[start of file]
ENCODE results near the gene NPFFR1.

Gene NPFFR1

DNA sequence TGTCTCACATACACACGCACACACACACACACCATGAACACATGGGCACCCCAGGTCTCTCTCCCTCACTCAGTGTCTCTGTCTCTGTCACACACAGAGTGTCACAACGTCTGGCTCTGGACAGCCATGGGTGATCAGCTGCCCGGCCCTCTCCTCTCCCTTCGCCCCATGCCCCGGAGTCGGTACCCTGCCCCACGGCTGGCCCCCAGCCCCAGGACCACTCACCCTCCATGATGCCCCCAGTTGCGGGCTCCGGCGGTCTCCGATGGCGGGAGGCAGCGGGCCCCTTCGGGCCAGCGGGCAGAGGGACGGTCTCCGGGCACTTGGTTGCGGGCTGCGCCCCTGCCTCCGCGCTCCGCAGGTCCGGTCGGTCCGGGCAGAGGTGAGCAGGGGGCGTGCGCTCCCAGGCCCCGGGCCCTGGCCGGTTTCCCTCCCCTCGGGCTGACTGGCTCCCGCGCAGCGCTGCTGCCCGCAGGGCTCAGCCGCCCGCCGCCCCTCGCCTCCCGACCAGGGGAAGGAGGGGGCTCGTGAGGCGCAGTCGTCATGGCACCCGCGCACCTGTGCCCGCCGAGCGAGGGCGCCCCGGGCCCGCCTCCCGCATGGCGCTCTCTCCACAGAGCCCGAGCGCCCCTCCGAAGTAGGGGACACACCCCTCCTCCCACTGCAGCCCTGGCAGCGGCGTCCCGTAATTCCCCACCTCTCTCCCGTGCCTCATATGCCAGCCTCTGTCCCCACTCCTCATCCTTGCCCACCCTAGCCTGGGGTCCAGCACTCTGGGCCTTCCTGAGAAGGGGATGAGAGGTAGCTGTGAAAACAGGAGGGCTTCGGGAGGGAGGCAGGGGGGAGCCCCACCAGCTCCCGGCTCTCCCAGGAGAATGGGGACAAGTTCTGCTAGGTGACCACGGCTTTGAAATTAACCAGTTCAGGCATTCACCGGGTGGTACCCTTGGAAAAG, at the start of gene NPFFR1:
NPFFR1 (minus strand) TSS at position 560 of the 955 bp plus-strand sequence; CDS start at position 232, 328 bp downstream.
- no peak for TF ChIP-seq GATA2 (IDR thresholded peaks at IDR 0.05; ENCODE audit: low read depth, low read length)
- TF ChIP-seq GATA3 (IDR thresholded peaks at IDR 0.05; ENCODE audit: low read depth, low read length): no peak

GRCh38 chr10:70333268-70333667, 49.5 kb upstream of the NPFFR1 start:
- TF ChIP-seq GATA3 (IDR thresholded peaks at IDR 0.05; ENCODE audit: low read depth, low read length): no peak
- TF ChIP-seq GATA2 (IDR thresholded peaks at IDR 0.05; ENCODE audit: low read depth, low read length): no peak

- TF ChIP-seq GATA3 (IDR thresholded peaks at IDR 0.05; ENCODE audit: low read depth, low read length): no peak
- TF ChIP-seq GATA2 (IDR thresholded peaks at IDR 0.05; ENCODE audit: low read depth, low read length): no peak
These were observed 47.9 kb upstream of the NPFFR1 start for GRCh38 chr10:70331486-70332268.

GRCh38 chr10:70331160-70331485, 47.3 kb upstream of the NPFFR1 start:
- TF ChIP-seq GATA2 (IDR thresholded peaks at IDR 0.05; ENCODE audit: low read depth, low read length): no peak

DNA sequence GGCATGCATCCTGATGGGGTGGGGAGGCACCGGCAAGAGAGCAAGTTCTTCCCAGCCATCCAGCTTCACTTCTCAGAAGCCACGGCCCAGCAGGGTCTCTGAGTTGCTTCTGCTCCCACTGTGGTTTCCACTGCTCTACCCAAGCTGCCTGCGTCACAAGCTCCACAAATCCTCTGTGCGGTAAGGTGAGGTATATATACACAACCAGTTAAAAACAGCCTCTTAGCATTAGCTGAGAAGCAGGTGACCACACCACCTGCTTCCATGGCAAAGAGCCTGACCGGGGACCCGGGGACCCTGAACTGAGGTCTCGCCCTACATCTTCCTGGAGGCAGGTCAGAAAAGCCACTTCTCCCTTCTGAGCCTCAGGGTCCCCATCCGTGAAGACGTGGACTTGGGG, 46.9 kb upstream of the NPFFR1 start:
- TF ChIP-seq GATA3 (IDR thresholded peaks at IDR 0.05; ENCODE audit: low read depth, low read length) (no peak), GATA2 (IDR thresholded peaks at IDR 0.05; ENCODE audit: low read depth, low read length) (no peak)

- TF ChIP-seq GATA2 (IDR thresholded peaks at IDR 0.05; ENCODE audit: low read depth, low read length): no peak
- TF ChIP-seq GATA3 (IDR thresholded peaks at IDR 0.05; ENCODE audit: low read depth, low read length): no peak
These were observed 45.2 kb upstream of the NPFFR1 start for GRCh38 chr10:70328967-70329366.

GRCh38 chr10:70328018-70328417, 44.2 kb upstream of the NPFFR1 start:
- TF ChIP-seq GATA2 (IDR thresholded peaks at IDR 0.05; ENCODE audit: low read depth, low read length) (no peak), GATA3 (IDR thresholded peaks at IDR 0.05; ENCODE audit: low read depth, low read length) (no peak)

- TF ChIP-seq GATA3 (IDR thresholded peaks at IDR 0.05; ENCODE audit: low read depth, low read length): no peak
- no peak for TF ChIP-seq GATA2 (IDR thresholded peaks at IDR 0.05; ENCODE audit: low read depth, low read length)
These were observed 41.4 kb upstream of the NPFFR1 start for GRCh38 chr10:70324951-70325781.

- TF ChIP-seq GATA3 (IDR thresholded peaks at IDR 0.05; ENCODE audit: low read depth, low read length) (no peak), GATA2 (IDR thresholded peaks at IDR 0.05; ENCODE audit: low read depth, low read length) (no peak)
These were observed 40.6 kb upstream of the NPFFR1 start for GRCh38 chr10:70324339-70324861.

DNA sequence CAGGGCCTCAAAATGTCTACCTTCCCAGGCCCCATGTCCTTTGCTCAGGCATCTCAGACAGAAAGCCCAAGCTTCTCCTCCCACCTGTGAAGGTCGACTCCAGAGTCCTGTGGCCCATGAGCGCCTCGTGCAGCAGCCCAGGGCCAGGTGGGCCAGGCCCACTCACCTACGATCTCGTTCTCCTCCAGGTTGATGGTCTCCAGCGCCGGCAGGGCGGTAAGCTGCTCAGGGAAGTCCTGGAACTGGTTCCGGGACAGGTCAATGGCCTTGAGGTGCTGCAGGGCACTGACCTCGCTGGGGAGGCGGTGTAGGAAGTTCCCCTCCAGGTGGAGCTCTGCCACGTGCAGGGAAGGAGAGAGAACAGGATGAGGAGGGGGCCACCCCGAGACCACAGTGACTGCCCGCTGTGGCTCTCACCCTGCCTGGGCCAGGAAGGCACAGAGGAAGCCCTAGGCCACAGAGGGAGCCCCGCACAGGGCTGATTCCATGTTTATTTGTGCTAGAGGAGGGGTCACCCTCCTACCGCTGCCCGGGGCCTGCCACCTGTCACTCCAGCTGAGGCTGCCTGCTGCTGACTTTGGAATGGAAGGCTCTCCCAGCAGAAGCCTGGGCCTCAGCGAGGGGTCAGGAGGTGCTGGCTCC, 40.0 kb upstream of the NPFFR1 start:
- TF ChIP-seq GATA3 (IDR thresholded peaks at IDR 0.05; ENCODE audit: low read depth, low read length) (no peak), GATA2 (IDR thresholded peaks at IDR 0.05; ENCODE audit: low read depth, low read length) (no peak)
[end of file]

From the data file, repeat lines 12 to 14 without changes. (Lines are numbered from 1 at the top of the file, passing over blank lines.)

These were observed 47.9 kb upstream of the NPFFR1 start for GRCh38 chr10:70331486-70332268.

GRCh38 chr10:70331160-70331485, 47.3 kb upstream of the NPFFR1 start:
- TF ChIP-seq GATA2 (IDR thresholded peaks at IDR 0.05; ENCODE audit: low read depth, low read length): no peak